We’re used to seeing D.C. United being involved in a game where one team is short-handed, but ends up posing a more difficult problem than expected for their opponent. Last night was another one of those, but United wasn’t the overachiever on the field. That was CF Montreal, who despite missing over half of their starters forced United to dig deep to get a 2-1 win on goals from Andy Najar and Ola Kamara.
That said, while United did have to work pretty hard to get these three points, they also dominated Montreal. The former Impact took just two shots of any kind after halftime, despite falling behind in the 53rd minute. They made it tough on United, but the Black-and-Red these days can handle the challenge.
Jason, Ryan, and Ben (this is Jason, as usual) have some takes on this one, so let’s get into it!
After the game, and before a nightmarish drive out of the District that took nine times as long as it normally would late on a Sunday night (side note to Weezer and Green Day, I will never forgive you for this traffic jam), I asked Hernán Losada about a seemingly modest but effective adjustment United had attempted in the first half, and then used during much of the second: Kevin Paredes switched to the right side of the front three, with Paul Arriola (and later Drew Skundrich) on the left.
My thought was that there was something in Montreal’s approach that let Paredes become a bigger threat on that side, but Losada said that there was much more to it than that. “We tried to do that (earlier), after 30-35 minutes in the first half. We needed an extra man in the midfield, because they started the game in a 433,” said Losada. “They had an overload and an extra player in the midfield, so that’s why we dropped Paul on the left side, to press on (Samuel) Piette...so we could press high and have one-v-one in the midfield with Junior, Moses, and Paul. That was the adjustment, to have more freedom up front with Kevin and Ola, and have more opportunities in transition.”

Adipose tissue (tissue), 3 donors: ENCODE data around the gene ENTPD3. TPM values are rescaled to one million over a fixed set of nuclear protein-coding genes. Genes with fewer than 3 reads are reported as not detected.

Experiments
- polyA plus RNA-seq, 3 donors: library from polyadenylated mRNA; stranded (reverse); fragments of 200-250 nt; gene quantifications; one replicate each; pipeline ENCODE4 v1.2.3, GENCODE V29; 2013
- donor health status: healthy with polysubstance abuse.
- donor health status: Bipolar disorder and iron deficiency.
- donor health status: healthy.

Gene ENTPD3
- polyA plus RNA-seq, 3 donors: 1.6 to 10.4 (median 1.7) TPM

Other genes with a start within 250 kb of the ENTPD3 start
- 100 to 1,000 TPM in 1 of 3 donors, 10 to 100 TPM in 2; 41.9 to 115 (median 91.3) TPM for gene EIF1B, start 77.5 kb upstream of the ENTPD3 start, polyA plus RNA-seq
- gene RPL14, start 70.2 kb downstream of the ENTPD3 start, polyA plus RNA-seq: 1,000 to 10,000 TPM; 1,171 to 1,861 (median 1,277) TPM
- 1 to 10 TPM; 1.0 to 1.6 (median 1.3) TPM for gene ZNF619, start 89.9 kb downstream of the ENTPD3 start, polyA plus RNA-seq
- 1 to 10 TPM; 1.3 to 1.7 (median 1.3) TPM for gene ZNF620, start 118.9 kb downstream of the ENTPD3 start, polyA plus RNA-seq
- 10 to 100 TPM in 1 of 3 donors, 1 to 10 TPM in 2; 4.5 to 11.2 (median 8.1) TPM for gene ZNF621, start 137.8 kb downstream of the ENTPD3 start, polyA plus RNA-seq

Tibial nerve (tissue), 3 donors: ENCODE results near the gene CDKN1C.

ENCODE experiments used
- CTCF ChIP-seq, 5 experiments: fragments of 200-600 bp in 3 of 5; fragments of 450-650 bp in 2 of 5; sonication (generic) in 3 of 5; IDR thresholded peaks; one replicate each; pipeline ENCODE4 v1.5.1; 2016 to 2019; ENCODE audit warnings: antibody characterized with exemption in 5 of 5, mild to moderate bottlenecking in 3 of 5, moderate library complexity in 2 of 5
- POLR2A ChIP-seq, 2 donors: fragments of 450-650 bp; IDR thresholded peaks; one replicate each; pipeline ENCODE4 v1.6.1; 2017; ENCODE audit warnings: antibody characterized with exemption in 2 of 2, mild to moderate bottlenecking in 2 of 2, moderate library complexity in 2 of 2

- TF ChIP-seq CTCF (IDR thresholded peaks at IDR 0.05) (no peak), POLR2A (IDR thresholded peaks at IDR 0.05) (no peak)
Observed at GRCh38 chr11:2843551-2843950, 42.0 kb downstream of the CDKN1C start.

Montreal has been playing out of a 3412 for most of the year, but their various absences last night forced a move to that aforementioned 433 formation. Montreal is a well-coached team, so this wasn’t some slapdash change; it required some adjustment for United to solve it. Credit to the coaching staff for coming up with a switch that managed to free Paredes up, open things up for those transition chances Losada mentioned, and also disrupt Montreal’s midfield. — Jason Anderson